Teachers stood down over NAPLAN tests

One teacher was suspended last week, and now SA Education Minister Jay Weatherill says two others have been removed from their duties.


“The two staff involved have been stood down pending investigations into the matters,” Mr Weatherill said.

“The information we have at the moment is that the alleged conduct affected one NAPLAN test involving two composite Year 3 and 4 classes.”

Mr Weatherill says the latest claims of improper conduct centre on Elizabeth Vale Primary School and Rostrevor College, both in Adelaide.

‘No widespread problems’

Despite three teachers being investigated, Mr Weatherill said there was nothing to suggest there were widespread problems with the testing.

“It’s disappointing that two further incidents have arisen, but the fact that they’ve come to light has allowed us to deal with this conduct and remedy any effect on the testing,” he said.

Last week a teacher was stood down after it was found she had altered the NAPLAN test answers of 24 Year 7 children at St Leonards Primary School in Adelaide’s Glenelg North.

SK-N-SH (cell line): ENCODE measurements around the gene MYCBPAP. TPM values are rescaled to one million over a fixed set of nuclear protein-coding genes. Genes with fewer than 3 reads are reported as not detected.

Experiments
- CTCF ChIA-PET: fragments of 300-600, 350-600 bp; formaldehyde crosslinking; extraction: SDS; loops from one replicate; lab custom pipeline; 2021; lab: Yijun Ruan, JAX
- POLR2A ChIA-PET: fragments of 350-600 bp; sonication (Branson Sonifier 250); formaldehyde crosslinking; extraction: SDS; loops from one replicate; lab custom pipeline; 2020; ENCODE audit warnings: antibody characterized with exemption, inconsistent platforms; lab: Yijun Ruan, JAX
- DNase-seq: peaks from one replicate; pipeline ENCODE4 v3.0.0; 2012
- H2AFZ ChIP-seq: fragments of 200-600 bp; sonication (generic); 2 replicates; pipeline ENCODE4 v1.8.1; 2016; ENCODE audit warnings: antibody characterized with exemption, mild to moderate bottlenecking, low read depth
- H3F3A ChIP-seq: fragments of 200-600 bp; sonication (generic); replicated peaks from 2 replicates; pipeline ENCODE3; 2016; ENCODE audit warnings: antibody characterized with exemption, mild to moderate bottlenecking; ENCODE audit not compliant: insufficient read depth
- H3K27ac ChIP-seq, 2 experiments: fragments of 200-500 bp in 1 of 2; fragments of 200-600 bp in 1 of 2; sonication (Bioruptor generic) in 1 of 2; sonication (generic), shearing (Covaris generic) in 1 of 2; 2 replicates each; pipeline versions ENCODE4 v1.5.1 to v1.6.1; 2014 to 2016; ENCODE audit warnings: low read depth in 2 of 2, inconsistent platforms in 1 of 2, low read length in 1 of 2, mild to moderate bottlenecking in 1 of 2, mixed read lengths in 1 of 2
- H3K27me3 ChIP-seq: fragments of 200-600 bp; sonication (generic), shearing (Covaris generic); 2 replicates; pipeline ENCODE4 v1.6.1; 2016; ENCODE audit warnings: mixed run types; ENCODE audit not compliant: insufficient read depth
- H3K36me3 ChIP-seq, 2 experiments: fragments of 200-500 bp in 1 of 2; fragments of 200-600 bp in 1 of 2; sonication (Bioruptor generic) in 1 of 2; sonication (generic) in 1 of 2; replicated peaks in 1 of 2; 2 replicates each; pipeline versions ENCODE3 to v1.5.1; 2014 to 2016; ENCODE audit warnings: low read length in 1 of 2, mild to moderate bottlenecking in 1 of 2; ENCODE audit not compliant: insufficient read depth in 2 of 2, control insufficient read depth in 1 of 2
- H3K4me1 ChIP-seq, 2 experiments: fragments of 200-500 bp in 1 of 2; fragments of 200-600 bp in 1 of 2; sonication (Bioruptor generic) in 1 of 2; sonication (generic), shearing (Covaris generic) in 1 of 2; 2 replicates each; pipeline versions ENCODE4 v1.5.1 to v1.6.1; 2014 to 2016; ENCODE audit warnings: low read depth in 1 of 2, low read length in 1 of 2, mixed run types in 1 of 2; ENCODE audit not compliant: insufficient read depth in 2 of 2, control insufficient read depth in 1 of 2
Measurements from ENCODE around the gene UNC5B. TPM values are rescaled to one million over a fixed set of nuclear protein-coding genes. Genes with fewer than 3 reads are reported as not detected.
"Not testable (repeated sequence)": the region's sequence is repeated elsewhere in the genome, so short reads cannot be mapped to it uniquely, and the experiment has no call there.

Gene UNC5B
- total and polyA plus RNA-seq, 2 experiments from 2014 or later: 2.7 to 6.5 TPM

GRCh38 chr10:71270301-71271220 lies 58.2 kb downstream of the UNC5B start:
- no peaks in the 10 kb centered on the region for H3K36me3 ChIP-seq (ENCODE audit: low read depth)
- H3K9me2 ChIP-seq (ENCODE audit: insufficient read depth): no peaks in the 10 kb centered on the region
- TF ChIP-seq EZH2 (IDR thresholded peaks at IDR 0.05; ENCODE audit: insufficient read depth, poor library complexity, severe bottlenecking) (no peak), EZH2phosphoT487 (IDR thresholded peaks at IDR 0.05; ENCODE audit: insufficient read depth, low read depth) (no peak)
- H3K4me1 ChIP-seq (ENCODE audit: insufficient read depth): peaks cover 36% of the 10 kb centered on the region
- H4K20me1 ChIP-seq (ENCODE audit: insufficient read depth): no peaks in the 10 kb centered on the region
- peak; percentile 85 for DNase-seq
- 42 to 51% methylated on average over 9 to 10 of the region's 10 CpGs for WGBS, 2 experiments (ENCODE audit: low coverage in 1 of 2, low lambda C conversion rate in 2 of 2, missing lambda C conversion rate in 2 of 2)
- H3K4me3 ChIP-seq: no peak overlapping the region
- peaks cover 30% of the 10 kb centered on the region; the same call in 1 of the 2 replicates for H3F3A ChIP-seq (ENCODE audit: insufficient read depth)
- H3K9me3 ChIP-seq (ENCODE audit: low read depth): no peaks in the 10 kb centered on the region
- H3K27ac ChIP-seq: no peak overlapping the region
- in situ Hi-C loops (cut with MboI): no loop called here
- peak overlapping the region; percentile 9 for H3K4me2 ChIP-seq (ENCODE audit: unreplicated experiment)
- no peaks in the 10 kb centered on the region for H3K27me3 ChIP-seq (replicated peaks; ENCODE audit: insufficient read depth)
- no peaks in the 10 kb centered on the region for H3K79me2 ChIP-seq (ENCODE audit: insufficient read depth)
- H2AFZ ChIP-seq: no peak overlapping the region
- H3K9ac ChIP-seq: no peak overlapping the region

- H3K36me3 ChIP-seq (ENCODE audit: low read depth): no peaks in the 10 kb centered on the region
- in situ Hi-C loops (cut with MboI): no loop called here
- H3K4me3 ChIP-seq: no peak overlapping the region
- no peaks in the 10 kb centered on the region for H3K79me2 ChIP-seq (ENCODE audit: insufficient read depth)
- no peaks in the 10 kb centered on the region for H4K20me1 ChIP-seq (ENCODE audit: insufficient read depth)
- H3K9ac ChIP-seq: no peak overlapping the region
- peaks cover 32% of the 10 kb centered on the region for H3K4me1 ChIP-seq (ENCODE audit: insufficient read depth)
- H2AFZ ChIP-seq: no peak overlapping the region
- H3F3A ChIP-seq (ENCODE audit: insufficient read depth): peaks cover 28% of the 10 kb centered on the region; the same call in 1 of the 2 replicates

At Elizabeth Vale Primary School, a teacher allegedly offered inappropriate help to students during the tests. The teacher denies the allegation.

There are claims the teacher discussed with a Year 5 class the topic for the NAPLAN narrative writing exercise before they sat the test.

Students forced to resit tests

The SA director of Catholic Education Jane Swift said in a statement she was confident that Rostrevor College was managing the situation with professionalism and rigour, with the appropriate concern for the integrity of the NAPLAN testing and for the welfare of all involved.

The affected students will have to resit the tests.

More than one million Year 3, 5, 7 and 9 students have completed three days of NAPLAN testing, which began last Tuesday after teachers called off a threatened boycott of the controversial examinations.

They were concerned the tests, which will be used to provide information for Labor’s My School website, would lead to the creation of so-called league tables that rank schools and shame the ones that are struggling.

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